Learning disabilities - Our definition
A learning disability A learning disability is to do with the way someone's brain works. It makes it harder for someone to learn, understand or do things. is a reduced intellectual ability and difficulty with everyday activities – for example household tasks, socialising or managing money – which affects someone for their whole life.
People with a learning disability tend to take longer to learn and may need support to develop new skills, understand complicated information and interact with other people.
What learning disability means
We asked people with a learning disability what learning disability means to them.
It’s important to remember that with the right support, most people with a learning disability in the UK can lead independent lives.
Learning disability support
The level of support someone needs depends on the individual.
For example, someone with a mild learning disability may only need support with things like getting a job. However, someone with a severe or profound learning disability may need fulltime care and support with every aspect of their life – they may also have physical disabilities.
People with certain specific conditions can have a learning disability too. For example, people with Down’s syndrome and some people with autism Autism is a disability. Autistic people find it difficult to understand what other people think and feel. They also find it difficult to tell people what they think and feel. Everyone with autism is different. have a learning disability.
Learning disability is often confused with learning difficulties such as dyslexia, dyscalculia and dysgraphia.
Some people also confuse neurodevelopment and neurological conditions like ADHD with a learning difficulty or a learning disability, but they are not the same.
Mencap describes dyslexia Dyslexia is a learning difficulty. People who have dyslexia can find it hard to read, write and spell. as a “learning difficulty” because, unlike learning disability, it does not affect intellect.
Different types of learning disability
There are different types of learning disability, which can be mild, moderate, severe or profound. In all cases a learning disability is lifelong.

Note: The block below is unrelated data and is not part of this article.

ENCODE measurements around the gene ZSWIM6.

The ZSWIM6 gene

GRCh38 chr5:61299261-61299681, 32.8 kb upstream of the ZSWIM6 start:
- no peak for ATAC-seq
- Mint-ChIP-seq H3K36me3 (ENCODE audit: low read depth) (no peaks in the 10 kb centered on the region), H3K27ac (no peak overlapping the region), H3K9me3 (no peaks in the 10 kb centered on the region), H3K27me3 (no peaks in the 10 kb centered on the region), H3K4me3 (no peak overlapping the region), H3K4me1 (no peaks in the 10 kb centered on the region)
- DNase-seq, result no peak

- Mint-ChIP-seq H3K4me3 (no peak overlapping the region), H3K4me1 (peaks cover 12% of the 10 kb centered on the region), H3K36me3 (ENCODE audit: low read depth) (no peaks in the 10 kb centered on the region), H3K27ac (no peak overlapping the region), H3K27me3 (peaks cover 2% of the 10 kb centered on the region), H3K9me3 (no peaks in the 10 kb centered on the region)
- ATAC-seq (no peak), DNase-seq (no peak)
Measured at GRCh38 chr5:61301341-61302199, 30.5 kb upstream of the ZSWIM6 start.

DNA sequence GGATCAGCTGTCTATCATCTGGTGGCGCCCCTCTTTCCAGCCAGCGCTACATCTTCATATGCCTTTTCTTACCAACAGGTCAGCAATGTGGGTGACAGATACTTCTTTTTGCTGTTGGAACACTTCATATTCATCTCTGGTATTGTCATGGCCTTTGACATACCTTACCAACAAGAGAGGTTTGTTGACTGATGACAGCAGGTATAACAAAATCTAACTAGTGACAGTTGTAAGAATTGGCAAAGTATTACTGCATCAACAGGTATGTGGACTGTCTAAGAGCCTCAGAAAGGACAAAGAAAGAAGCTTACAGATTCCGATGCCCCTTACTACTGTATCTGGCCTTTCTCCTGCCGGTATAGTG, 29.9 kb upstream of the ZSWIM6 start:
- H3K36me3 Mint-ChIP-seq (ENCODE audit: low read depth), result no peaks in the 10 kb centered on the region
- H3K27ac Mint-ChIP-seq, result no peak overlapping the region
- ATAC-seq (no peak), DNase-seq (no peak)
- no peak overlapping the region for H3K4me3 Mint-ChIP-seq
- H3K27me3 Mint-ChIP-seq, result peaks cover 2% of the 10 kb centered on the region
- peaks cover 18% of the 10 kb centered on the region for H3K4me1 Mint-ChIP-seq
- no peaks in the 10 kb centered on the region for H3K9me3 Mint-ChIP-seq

It can be difficult to diagnose a mild learning disability as the individual will often mix well with others and will be able to cope with most everyday tasks. However, they may need support in other areas of their life such as filling out forms.
People with a severe learning disability or profound and multiple learning disability (PMLD), will need more care and support with areas such as mobility, personal care and communication. People with a moderate learning disability may also need support in these areas, but not definitely.
For any parent, the greatest concern will be your child's wellbeing and their future. As a parent, you can help your child by encouraging their strengths and getting the right support to help them overcome the things they find difficult. Every child is an individual with their own needs, but with the right support children with a learning disability can lead fulfilling lives in the way they choose.
What can cause a learning disability?
A learning disability occurs when the brain is still developing (before, during or soon after birth). Several things can cause a learning disability.
Before birth things can happen to the central nervous system (the brain and spinal cord) that can cause a learning disability. A child can be born with a learning disability if the mother has an accident or illness while she is pregnant, or if the unborn baby develops certain genes.
Genes are chemicals in our bodies that contain information about us, like how we look.
A person can be born with a learning disability if he or she does not get enough oxygen during childbirth, has trauma to the head, or is born too early.
After birth, a learning disability can be caused by early childhood illnesses, accidents and seizures.
Getting a diagnosis
A learning disability can be diagnosed at any time. A child may be diagnosed at birth, or you might notice a difference in your child's development during early childhood. For some people it may be many years before they receive a diagnosis, while others may never receive a diagnosis at all.
Although getting a diagnosis can be a very difficult and emotional experience, it is often the first step to accessing the care and support needed for the future.
How to get the support you need
Phone or email the Learning Disability Helpline, which is our advice and support service, for guidance and information about what support we can offer you.
Or why not take a look at our online community? This is a place for parents and family carers of people with a learning disability to share experiences, advice and support.